Assess the tech. Hybrid meetings aren’t hybrid meetings without proper functioning technology. 

  • Make sure you have a solid plan for audio technology. The Office of Information Technology recommends avoiding feedback when using tools like Zoom or Google Hangouts by designating one computer for sound (both microphone and speakers). All other computers should have their mics muted and speakers turned off. 
  • If possible, position the camera so that everyone in the room can be seen in one frame. 
  • To give remote participants greater presence in the room, consider an additional monitor or large screen with their faces or avatars.
  • Have a plan for when tech fails, be it an alternative host or dial in number. Also consider establishing norms for interruptions such as poor internet connections. How will you notify people at the moment (e.g., email, chat, text)?

Establish norms for participation. Within your meeting group or team talk about how you would like for people to join the discussion. The online participants don’t have the advantage of seeing body language, so agree on how they should join in the discussion. For example is an unmuted mic a good indicator? Or maybe it’s the chat. 

Assign a monitor. Depending on the size or purpose of your meeting, assign someone to monitor the remote participants to ensure they’re able to engage in the meeting. That person should also be responsible for soliciting their feedback and providing opportunities for them to share their questions and comments.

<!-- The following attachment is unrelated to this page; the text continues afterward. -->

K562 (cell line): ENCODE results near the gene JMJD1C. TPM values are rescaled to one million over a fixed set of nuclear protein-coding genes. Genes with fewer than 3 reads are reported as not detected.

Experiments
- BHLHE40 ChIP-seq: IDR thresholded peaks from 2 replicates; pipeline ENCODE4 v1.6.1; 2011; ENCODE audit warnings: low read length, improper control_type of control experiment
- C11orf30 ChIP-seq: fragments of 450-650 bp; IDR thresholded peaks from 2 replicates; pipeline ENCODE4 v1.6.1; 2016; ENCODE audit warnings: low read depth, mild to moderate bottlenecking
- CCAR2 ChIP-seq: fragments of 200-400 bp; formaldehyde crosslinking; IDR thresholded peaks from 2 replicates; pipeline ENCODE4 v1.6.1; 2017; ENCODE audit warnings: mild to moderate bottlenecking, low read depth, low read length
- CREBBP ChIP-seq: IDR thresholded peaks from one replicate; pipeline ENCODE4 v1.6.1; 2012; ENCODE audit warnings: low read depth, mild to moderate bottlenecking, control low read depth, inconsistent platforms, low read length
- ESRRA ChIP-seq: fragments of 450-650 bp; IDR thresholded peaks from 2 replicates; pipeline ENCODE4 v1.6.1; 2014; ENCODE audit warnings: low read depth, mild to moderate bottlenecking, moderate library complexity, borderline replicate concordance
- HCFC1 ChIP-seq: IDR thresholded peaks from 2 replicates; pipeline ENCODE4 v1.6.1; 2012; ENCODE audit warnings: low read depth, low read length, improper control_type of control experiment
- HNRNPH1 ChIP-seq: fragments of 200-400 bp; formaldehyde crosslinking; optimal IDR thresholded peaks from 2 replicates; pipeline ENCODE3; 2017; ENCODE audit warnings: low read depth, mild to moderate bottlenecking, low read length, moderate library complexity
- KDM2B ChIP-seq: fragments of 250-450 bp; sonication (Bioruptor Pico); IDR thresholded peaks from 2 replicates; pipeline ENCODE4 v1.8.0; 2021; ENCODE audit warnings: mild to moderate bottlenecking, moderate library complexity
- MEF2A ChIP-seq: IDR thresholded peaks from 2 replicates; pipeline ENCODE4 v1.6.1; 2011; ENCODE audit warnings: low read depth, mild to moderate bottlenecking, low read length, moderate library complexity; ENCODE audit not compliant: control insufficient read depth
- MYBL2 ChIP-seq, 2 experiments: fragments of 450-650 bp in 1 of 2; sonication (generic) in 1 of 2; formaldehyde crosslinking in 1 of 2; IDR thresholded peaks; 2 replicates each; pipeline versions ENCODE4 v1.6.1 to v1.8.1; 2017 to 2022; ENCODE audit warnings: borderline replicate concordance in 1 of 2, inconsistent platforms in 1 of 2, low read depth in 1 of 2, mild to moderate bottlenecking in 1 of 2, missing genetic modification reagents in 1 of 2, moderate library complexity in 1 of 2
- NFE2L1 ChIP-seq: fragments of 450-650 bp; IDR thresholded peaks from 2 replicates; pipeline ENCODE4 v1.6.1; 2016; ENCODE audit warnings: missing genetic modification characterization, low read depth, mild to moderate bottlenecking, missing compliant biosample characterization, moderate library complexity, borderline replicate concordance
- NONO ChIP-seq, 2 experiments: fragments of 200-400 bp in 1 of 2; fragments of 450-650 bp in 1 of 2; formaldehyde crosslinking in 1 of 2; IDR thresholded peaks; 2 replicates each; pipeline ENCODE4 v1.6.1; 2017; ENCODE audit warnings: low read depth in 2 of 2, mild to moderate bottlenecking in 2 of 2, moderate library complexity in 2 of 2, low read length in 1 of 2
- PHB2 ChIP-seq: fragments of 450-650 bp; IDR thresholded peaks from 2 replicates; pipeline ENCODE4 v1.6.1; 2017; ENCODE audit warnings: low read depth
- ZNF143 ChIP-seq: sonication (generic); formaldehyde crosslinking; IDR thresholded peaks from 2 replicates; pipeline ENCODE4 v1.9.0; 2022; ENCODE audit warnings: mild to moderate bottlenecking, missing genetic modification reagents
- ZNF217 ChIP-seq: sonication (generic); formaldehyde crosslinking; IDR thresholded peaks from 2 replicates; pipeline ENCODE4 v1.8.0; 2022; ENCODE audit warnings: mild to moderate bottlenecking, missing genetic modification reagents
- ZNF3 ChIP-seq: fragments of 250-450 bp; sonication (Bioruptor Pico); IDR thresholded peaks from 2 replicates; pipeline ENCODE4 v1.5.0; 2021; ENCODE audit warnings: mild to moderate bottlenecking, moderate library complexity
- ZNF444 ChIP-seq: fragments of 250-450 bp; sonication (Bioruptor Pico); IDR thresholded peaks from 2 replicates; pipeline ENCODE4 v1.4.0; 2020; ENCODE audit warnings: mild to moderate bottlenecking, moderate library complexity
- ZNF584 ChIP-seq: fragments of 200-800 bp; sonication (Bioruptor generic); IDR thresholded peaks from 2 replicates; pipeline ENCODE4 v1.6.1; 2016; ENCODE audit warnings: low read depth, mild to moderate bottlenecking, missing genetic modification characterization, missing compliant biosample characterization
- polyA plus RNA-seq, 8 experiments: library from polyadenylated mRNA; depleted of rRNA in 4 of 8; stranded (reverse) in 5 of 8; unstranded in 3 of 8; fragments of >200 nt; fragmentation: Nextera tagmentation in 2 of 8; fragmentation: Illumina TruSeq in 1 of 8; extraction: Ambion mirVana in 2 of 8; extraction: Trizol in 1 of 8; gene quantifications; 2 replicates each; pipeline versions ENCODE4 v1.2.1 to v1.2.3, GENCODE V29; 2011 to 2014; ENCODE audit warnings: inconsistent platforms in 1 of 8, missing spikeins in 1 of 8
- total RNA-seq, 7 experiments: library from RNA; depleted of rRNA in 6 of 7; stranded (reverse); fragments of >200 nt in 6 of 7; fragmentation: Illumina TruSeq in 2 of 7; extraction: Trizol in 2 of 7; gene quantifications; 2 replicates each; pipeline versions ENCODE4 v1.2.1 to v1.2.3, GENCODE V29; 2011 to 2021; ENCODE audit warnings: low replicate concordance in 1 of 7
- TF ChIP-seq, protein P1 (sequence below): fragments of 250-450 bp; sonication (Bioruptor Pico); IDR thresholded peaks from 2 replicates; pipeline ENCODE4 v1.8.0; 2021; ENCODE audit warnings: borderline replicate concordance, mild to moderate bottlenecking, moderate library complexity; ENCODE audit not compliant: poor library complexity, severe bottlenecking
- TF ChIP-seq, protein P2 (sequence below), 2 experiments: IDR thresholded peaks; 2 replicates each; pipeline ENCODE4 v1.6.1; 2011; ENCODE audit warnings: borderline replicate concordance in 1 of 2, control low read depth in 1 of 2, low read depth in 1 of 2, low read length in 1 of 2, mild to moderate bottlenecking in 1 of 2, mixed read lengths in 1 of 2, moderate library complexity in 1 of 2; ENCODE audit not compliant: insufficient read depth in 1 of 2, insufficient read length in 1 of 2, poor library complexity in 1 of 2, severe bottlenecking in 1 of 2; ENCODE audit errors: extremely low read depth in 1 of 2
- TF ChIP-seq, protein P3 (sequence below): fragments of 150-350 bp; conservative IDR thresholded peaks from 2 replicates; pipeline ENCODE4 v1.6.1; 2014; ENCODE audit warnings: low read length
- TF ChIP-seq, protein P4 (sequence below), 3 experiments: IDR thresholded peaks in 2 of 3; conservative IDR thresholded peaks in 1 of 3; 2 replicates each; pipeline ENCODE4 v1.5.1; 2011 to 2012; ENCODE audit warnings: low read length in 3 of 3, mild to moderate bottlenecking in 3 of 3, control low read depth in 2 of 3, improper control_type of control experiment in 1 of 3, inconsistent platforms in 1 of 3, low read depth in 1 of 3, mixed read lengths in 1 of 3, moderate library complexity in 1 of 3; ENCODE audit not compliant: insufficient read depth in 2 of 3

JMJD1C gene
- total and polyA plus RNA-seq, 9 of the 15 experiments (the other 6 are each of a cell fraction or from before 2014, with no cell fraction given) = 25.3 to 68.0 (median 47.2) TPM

End strong. Allow time at the end for the meeting to review important points, establish next steps, and answer questions. It’s also helpful to send a quick email to all participants with a recap and a next steps. 

Ask for feedback. Ask for feedback from participants in the room and in a virtual space. What was their experience like? What worked? What could have been better? This step is especially important for recurring meetings. Make a habit of asking for feedback about how meetings are conducted every few months. 

Regardless of the technology, meeting type, or location consider other ways to make meetings more dynamic and meaningful. For example, rotate meeting leaders or facilitators think about who might benefit from presenting at the meeting. Create prompts and opportunities for discussion, then invite others to share their opinions (share yours too) even if they are different from yours will help to improve psychological safety and make the meetings more inclusive.     

Upcoming Events

On Monday, October 11 benefits-eligible faculty and staff will receive an email from [email protected] with a unique link to the survey.

The pandemic and increased response to racism and racial bias have had dramatic effects on our job responsibilities, systems, processes, and norms. The Employee Engagement Survey is an opportunity for everyone to offer feedback about working at the University of Minnesota. Data from the survey will help leaders to understand the scope of the impact as well as how to make meaningful changes to support employees.

Despite the challenges we’re facing, we can all find ways to support employee engagement in our new work environment and these employee engagement resources can be helpful.